In the early 1970s, the town of Sillamäe in the Ida-Virumaa region of Estonia had been taken off the map and, over time, given code names such as Leningrad 1 or Moscow 400. Closed off to the world, the Soviet Union began experimenting with a mixture of acids to try to separate rare earth elements. At the time little was known about how to extract these tight-knit elements and how exactly they could be used.
Today, companies around the world are scrambling to get their hands on any number of the 15 or 16 elements which are essential in the production of high-tech gadgets such as iPods and green technologies such as wind turbines.
'Outside of China, there are very few people who know about the hydrometallurgy of rare earths. I believe that the largest concentration of those people are right here in Sillamäe, Estonia,' David O’Brock, CEO of the rare earth supplier, Silmet, said.
Despite the name, rare earth elements are actually fairly common. Several of the elements produced in Estonia including cerium, lanthanum, neodymium, are more abundant in the Earth’s crust than lead and silver. The hard part is finding deposits that can be mined cheaply.
Many countries are reluctant to mine rare earths because of the high cost of processing the acids that are used in production and the amounts of low-level radioactive waste that are produced.
With the current crisis over radioactive leaks in Japan, the dangers of nuclear power are back on the global agenda, but few people realise that their iPhones or hybrid cars are creating problems in other small corners of the globe.
In recent years, lax environmental policies have allowed China to dominate the rare earth market, currently providing at least 95 per cent of the world’s supply. Recent reports of toxic waste polluting water streams and farming crops have hampered the booming industry.
Last September, amid a sea territory dispute, Chinese customs officials placed a trade block on all rare earth shipments to Japan for two months. Then, in an attempt to clean up the industry and preserve its resources, China recently announced a 40 per cent cut back to all of its 2011 rare earth exports.
This blocking of supply sent a wave of panic through many countries that rely on rare earth elements. Elements like cerium, which is used as a polishing powder for flat screens commonly used in televisions, computers and car windscreens. China’s export quotas have also seen the price of rare earths double, with Chinese cerium reaching 90 dollars a kilogram, compared with 35 to 40 dollars last November.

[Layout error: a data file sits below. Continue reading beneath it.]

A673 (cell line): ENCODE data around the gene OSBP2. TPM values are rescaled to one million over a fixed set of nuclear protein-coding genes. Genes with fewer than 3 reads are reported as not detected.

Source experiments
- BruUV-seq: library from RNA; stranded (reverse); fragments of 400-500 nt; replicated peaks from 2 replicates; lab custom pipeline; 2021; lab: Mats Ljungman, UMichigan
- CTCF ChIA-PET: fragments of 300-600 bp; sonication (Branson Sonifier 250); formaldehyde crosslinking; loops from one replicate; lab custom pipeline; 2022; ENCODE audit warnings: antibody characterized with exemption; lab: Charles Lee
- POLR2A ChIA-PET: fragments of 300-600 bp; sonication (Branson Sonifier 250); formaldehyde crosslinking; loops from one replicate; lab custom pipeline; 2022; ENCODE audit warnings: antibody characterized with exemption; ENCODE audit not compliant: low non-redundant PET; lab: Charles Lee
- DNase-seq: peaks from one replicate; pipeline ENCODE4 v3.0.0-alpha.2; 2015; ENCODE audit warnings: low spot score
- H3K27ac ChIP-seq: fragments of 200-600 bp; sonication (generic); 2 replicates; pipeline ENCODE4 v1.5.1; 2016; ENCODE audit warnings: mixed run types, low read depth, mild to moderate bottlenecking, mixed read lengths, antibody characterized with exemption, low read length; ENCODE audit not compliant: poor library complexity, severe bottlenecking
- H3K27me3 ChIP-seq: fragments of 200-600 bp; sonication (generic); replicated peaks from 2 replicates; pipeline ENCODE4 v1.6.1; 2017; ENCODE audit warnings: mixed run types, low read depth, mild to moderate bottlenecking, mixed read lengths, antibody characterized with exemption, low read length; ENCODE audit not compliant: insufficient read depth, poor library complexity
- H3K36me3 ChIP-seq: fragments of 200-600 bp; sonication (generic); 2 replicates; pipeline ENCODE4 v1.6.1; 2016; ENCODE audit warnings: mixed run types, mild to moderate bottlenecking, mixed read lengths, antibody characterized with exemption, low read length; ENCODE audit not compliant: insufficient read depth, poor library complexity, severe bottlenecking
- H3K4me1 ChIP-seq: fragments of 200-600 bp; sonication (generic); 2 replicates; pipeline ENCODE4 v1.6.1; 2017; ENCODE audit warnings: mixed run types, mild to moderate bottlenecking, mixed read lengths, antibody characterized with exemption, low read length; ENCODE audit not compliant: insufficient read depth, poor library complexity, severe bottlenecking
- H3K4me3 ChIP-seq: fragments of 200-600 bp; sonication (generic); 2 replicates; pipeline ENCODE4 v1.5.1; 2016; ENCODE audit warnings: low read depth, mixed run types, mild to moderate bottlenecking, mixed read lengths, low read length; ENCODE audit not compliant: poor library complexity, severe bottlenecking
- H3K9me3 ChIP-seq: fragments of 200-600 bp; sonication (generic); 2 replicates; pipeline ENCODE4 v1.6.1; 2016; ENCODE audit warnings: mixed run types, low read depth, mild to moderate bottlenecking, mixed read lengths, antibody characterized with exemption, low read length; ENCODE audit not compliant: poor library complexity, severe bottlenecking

Estonia’s production to expand
David O’Brock says the prices of all of Silmet’s rare earths have at least doubled in the last three months. The problem facing Silmet is that it cannot get enough materials to meet demand.
For many years, Silmet struggled to make a profit from rare earths, with Mr O’Brock admitting that 2010 was the first year the company made a profit. Luckily, the factory was able to survive due to its production of tantalum, which is used in compact electronics, and niobium which strengthens steel in alloys.
'If you look at how much the exports have declined over the past two years from China, we can assume that there is about 20,000 to 40,000 tonnes on the market free outside of China on the market today,' Mr O’Brock said. 'Every year this amount is growing probably by a good 10 per cent.'
Silmet is now looking to expand its production of rare earths. While Mr O’Brock would not elaborate on the exact details of the plan, he said the company was looking to invest more money this year than they have over the past five years on expansion and beyond.
'Now is a good time to invest and we’re doing that,' Mr O’Brock said. 'We’re also looking at alternative sources of raw materials. You could pick one or more of the 200 [raw material] projects outside of China today.'
The Silmet factory doesn’t represent any real threat to China’s chokehold of rare earth supply, currently producing around 3000 metric tones per year, or 2 per cent of global supply. But Gareth Hatch, an analyst at Technology Metals Research, in Illinois says it still represents potential diversity in the market.
'Any restrictions in supply from the primary source, China, naturally means that facilities such as the Silmet plant grow in strategic importance,' he said.
Inside a rare earth plant